From floods to fires, the rising number of billion-dollar catastrophes each year has underscored the need for swift action on climate change. How bad these effects get will depend on how quickly global economies can mobilize resources to transition away from fossil fuels.
“The climate is affecting all of us every day in ways that are increasingly visible,” John Morton, climate counselor to the treasury secretary, told Yahoo Finance Live (video above). “This past year 2020, we had over $117 billion worth of climate-related impacts to the economy from natural disasters — climate-enhanced natural disasters. So this is affecting us. It's affecting us today. And it's affecting us with increasing speed.”
Under the Biden administration's directive to address the climate crisis, the U.S. Treasury Department's Federal Insurance Office (FIO) released a request for information for public input on how climate-related risks affect the insurance sector and financial stability.
And in an April speech to the Institute of International Finance, Treasury Secretary Janet Yellen stated that the Treasury is focused on turning the United States' “whole-of-government” approach to addressing climate change into a “whole-of-economy” approach.
She also voiced support for more reliable climate risk disclosures to help investors factor in the risks and opportunities posed by climate change. The SEC is currently reviewing its 2010 guidance on climate risk disclosures, as part of a global shift from voluntary disclosures to mandatory ones.
Morton explained that he expects a forthcoming report on the matter from the Financial Stability Oversight Council (FSOC) to find areas where climate-related risks can be better articulated “because we see significant risk in the financial system that is not currently being recognized and disclosed.”
“So we do see an opportunity for enhanced disclosure. And I think the SEC is moving in a direction consistent with that point of view,” Morton added.
And while the energy transition began decades ago, Morton said, the Biden administration has emphasized that it sees the emission reduction goals “not as a cost on businesses and a cost on society, but an important economic benefit that we will experience if we can, in fact, transition our economy, lead the global economy in the transition to a net-zero economy, and to do so in a proactive way across the suite of our industries.”
'Last, best hope' to fight climate change
International cooperation on cutting greenhouse gas emissions is essential to reaching the Paris Agreement's target of limiting climate change to 1.5 degrees Celsius above pre-industrial levels.
John Kerry, the special presidential envoy for climate, visited Japan, China, and India over the past two weeks with the aim of securing more ambitious climate efforts ahead of a major climate summit in November. Kerry described the upcoming summit in Glasgow, Scotland, as the world's "last, best hope" to stave off what scientists say will be the most devastating and irreversible effects of climate change.
As tensions mount between the U.S. and China — the top two emitters of carbon dioxide — the U.N. chief urged the two powers to not let competition interfere with the summit.
Earlier this year, President Biden signaled that infrastructure spending would be necessary to compete with China, including in areas that will facilitate decarbonization, such as manufacturing batteries and electric vehicles. (China is the world's largest manufacturer of electric vehicles, followed by the European Union.)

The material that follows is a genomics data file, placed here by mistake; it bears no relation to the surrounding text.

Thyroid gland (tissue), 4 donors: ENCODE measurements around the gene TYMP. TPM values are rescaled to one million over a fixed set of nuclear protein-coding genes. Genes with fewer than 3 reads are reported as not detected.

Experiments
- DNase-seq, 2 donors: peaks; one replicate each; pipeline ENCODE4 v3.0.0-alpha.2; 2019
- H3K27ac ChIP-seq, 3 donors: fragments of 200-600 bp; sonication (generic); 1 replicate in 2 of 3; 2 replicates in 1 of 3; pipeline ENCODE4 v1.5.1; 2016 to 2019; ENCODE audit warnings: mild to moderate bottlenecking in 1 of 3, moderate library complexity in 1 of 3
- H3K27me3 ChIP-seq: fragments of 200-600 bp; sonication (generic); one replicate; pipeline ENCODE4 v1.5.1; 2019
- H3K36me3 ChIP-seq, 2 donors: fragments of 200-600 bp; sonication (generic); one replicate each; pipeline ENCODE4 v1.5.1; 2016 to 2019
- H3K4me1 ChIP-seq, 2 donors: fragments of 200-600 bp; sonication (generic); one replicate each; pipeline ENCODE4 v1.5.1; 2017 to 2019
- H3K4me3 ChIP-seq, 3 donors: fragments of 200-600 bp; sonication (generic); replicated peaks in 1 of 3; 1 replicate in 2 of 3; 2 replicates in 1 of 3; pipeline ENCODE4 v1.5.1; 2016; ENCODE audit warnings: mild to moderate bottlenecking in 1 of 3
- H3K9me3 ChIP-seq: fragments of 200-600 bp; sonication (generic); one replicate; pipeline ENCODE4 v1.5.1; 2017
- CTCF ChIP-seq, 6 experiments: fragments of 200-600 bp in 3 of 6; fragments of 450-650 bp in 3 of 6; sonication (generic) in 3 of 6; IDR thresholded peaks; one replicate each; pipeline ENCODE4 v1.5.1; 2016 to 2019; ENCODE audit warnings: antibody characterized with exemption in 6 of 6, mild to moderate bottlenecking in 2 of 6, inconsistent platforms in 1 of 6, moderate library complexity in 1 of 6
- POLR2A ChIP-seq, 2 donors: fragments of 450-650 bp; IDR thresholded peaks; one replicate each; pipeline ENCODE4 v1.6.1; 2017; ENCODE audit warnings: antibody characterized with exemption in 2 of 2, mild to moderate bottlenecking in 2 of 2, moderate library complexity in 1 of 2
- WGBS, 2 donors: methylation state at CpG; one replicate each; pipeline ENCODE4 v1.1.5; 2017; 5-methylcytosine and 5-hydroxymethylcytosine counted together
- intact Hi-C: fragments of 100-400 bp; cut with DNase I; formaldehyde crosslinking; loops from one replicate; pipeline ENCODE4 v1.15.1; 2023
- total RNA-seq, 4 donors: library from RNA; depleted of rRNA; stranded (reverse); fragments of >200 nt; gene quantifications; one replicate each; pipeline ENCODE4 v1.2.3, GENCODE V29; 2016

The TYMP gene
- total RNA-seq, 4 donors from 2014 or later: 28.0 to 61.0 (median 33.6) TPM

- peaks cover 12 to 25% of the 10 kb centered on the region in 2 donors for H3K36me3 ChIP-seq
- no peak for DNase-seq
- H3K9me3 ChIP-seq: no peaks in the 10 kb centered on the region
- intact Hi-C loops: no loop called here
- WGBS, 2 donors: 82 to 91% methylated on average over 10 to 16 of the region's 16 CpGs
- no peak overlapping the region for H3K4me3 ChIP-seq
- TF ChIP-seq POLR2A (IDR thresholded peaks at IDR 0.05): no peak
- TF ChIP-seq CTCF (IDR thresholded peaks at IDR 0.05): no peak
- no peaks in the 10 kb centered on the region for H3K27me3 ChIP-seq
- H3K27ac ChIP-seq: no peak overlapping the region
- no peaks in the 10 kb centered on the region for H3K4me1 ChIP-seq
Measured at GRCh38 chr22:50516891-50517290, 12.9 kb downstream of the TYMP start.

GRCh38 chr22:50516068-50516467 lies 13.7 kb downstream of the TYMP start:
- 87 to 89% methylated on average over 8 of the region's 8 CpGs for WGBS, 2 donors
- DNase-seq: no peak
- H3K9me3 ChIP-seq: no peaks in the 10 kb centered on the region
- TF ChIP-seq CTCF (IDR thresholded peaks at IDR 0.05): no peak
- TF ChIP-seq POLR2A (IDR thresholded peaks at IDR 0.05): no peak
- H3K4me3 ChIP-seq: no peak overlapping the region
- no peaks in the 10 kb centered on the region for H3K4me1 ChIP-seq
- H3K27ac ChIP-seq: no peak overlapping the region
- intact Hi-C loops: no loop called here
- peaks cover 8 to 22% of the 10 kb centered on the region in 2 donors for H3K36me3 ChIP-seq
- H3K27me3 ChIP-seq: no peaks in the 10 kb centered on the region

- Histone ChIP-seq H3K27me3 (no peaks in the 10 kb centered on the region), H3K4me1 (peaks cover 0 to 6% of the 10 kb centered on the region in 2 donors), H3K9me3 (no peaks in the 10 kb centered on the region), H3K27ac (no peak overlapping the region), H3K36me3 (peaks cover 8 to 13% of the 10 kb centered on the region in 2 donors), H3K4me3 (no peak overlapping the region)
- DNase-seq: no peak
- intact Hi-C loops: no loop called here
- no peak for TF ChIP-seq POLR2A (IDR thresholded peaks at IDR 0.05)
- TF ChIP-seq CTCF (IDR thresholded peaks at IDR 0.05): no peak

Yet, Kerry struck a more conciliatory tone when meeting with Chinese officials, and hoped the nations could set climate apart from other geopolitical tensions as a key area of cooperation. China's Foreign Minister Wang Yi told Kerry that while joint efforts on climate created an “oasis,” cooperation between China and the U.S. on this issue “cannot be separated from the wider environment of China-U.S. relations.”
Last year, Chinese President Xi Jinping pledged that China would attain peak emissions by 2030 and carbon neutrality by 2060. China leads the world in renewable energy capacity; however, it also outpaces the world in building new coal-fired power plants.
“In many ways, they have been leaning into and leading the industrial transformation that is enabling the low carbon economy like very few other countries, if any,” Morton said. “And so while it is true that China needs to do much more — much more — to reduce its own emissions, and that is a point of American geopolitical engagement with China, I think there's some lessons learned too about how they have prioritized investments in low carbon economies to the long-term benefit of key industries now in this transition.”
Another central point of negotiations at the Glasgow climate summit will be around deploying resources to help low- and middle-income nations, which face the brunt of climate impacts, achieve their development goals in a manner consistent with the Paris Agreement emission targets.
In a push for international financing to prioritize renewable energy projects, Secretary Yellen issued guidance to multilateral development banks (MDBs) that the U.S. would oppose funding coal and oil energy projects. The U.S. is a member and significant shareholder of five MDBs including the World Bank, the African Development Bank, and the Asian Development Bank.
“We are very much focused as a U.S. government in using our public dollars — our public climate finance dollars, our development dollars — to help developing countries develop cleaner, greener sources of energy for the future,” Morton said, adding that, due to the falling costs of renewable energy, “it's a fast-growing boom in those markets right now.”
Grace is an assistant editor for Yahoo Finance and a UX writer for Yahoo products.